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2.9 out of 5 stars23
2.9 out of 5 stars
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on 15 May 2013
You know when you have read a good book because all the way through you are hoping it is going to last forever.
You also know that it is a good book because when you are not reading it, you can't stop thinking about it and can't wait to pick it up again, but all the time desperate to savour it and keep it going as long as possible!
This is one of those books.
I love reading history books, particularly about Richard III, both factual and historical fiction.
This book is perfect because it brings the characters and the settings so vividly to life.
For example, I have visited Bosworth Battlefield twice in the past and can honestly say I learnt so much more about that particular battle from this book than both those visits!
I can't begin to imagine the hours and hours of research which the author must have done to get the facts and information to write this book.
There is no unnecessary padding out, just a brilliant story, brilliantly put.
22 comments|32 people found this helpful. Was this review helpful to you?YesNoReport abuse
on 5 May 2013
Might I say firstly that I was very much impressed by Richard Mark Hogg's (surely a nom de plume) historical knowledge, depth of research and an enviable grasp of topography and location in his scene setting. The battle scenes are extremely well done and he has avoided, as he states in his preface, the trap of writing a love based novel. Some readers may not be too keen on his portrayal of Richard as a quite ruthless individual but all the characters, including Francis Lovel, display the same ruthless streak.

The reason I have only been able to award three stars is due to the lack of editing which allows a constant repetition of certain words and phrases which rapidly become annoying and detracts from the flow of the narrative. The amount of times 'Francis smiled', 'smiled again' and 'couldn't help smiling' is quite unbelievable...sometimes two or three times a page.

This is regrettable because this could have been a much better finished product and I would loved to have been able to justifiably have given it a higher rating. With the greatest respect I hope the author learns from this and continues to write because so much of the work is commendable and I wish Richard Mark Hogg all the best with any future endeavours.
1010 comments|21 people found this helpful. Was this review helpful to you?YesNoReport abuse
on 21 June 2013
From the outset I found this to be a most interesting and informative account of the War of the Roses which is very well written The amount of background detail relating to the various individuals, the different locations and the progress of the battles shows the authors painstaking research and eye for detail which means this book really must have been a labour of love. I found that the authors decision to write this book from the viewpoint of Francis Lovel was inspirational and I quickly felt an affinity with this character. The easy style of writing left me on edge wanting to know what was going to happen next thus setting this book, in my opinion, apart from the usual history publications. This book has rekindled my interest in the War of the Roses and I wholeheartedly recommend it to anyone who shares a passion for this period of English History.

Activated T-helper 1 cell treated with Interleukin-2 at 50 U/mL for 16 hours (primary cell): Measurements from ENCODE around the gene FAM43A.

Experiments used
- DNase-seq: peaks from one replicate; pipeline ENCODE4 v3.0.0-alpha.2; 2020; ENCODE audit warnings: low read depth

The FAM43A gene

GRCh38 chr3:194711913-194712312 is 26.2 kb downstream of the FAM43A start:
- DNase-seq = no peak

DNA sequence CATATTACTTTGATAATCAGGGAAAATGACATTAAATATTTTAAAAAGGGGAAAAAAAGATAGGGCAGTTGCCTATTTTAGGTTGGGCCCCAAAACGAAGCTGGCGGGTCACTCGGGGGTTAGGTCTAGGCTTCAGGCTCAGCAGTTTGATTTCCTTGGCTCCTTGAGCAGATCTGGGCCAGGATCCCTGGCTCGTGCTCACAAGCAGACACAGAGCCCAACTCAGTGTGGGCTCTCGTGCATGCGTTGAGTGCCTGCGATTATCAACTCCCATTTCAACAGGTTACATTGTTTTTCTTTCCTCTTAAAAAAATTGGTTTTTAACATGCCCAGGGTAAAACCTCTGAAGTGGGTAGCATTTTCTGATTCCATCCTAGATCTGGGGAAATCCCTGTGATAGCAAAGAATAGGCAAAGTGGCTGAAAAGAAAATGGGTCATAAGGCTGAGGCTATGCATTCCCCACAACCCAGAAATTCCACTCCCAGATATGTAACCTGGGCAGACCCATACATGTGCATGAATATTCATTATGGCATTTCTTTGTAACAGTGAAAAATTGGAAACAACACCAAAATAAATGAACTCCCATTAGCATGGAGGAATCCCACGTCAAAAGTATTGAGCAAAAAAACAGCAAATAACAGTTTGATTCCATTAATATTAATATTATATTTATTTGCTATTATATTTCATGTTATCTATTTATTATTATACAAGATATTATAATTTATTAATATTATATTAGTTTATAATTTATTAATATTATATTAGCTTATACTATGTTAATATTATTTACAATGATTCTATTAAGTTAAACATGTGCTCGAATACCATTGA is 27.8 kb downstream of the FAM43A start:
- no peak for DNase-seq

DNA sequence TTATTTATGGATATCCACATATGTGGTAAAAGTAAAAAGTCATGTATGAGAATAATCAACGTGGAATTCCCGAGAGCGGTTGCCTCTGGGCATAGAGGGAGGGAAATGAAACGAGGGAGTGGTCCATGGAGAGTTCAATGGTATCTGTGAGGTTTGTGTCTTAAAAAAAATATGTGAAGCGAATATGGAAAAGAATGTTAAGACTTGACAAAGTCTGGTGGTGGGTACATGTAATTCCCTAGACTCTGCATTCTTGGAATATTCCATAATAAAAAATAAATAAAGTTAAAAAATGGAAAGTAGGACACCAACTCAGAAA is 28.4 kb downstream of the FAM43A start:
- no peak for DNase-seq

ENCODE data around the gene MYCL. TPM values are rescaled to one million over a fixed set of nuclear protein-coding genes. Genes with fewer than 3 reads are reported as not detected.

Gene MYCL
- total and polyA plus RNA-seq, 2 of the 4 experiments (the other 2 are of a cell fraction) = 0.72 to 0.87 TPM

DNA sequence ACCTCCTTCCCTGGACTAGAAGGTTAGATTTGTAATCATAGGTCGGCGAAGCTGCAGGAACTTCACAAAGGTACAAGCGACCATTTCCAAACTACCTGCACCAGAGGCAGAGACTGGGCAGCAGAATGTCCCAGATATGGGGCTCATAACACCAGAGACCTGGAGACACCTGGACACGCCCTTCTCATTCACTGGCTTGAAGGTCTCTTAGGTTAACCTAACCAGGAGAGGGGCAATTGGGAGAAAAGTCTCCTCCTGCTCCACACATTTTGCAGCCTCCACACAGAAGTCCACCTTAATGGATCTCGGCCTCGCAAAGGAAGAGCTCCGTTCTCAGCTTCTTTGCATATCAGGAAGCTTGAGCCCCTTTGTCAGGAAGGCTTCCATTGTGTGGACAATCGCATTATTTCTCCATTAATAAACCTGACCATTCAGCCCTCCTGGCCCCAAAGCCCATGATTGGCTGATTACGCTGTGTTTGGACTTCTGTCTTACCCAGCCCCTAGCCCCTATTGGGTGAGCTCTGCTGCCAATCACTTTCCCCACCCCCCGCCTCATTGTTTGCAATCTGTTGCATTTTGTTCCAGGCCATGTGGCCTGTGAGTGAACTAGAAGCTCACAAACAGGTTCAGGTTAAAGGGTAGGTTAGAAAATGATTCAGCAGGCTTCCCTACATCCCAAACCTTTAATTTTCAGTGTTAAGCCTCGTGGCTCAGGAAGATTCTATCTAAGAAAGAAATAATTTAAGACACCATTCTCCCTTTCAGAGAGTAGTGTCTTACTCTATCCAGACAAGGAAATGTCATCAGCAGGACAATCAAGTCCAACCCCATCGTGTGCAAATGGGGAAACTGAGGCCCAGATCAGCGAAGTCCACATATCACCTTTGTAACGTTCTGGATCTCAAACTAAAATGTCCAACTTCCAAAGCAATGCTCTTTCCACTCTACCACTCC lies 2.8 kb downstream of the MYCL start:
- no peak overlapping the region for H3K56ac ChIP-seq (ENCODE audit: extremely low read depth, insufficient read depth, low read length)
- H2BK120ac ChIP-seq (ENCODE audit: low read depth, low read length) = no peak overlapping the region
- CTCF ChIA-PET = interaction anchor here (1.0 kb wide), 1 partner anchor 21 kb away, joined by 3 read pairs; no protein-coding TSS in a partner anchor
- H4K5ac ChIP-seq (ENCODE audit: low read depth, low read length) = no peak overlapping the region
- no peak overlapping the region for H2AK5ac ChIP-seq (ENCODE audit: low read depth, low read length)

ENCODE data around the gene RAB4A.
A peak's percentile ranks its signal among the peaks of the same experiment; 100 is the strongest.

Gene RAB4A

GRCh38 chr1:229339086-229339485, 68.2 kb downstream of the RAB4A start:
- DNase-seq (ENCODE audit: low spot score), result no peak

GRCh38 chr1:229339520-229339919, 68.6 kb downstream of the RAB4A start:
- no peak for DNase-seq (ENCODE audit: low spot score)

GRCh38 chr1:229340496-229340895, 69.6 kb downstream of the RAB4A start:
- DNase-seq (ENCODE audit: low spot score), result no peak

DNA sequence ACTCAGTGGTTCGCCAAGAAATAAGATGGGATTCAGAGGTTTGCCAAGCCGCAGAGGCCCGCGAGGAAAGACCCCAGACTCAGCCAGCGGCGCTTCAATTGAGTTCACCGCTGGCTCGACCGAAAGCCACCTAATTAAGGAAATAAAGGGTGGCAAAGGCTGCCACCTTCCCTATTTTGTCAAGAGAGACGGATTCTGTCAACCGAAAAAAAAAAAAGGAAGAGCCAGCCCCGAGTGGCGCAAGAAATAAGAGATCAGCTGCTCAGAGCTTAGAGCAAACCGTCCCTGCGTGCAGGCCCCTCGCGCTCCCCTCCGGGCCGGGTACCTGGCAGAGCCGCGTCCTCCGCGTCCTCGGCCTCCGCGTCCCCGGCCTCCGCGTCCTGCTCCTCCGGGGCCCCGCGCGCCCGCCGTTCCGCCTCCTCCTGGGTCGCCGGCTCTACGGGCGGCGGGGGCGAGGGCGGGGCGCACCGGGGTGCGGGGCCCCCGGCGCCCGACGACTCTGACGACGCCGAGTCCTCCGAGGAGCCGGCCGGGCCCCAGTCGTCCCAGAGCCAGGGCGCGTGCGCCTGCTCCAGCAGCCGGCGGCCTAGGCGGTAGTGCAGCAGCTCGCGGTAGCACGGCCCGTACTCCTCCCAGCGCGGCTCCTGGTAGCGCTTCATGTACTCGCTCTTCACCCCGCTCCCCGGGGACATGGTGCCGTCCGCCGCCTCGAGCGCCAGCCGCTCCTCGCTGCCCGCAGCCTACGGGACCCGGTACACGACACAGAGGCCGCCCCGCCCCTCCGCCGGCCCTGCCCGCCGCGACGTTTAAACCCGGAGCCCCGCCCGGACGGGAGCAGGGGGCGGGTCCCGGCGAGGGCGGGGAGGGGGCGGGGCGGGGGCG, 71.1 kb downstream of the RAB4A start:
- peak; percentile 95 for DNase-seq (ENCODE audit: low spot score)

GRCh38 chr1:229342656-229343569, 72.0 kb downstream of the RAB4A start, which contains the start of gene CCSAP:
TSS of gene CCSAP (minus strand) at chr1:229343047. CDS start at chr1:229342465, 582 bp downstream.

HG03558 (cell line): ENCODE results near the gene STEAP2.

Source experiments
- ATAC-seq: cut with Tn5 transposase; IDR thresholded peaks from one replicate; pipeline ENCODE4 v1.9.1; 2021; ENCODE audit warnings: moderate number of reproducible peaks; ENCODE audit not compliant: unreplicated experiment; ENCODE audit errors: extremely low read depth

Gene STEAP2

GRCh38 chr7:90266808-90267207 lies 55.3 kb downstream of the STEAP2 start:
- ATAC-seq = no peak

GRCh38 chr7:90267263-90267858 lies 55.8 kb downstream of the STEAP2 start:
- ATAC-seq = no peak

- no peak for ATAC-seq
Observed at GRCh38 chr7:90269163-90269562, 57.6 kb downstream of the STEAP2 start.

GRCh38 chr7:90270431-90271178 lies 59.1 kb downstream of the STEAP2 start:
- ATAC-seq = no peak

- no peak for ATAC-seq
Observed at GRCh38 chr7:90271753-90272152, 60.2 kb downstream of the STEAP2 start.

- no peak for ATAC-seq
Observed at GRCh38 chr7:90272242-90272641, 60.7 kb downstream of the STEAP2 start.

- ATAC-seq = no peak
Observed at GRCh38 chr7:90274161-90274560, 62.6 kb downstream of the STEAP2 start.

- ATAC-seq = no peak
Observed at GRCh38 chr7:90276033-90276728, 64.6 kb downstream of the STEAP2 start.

22 comments|17 people found this helpful. Was this review helpful to you?YesNoReport abuse
on 27 July 2013
In the light of a couple of recent reviews I felt compelled to write a few words about myself and my book. Please note that I have given the Book 3 stars so that this review does not affect the overall rating of the Book as it now stands. Unfortunately once I had completed the Book I found it impossible to get an agent/publisher (if there are any such people out there who are interested in taking me on please get in touch), as such as I was desperate to see the Book in print I paid to have it self published through new generation publishing. Sadly I could only afford the very basic package (no editing), hence the Book does contain a number of errors in Grammar/punctuation and spelling. I thought that the first review was extremely fair in this respect, in that it highlighted such issues. That said for someone to say that the Book is 'unreadable' due to poor Grammar etc is in mine and a number of other peoples opinions hard to accept. I just hope that that review, which is clearly aimed towards my Mother, who did the proof reading etc and whom I credit for this in the Book, was left for the right reasons. I hoped that the reviewer would have replied to my post asking for specifics, unfortunately they did not. As for the final review, this is a review about the Title and not the Book. Its author (who appears to be a historical novelist herself) does not appear to have even read the Book and merely refers to the Title, which she says is a mistranslation. As I replied to her in my comment, again there has been no reply. It is not a mistranslation it is a play on Richard IIIrds motto as it relates to Francis Lovel i.e 'Loyalty in me (Francis Lovel) Lyeth.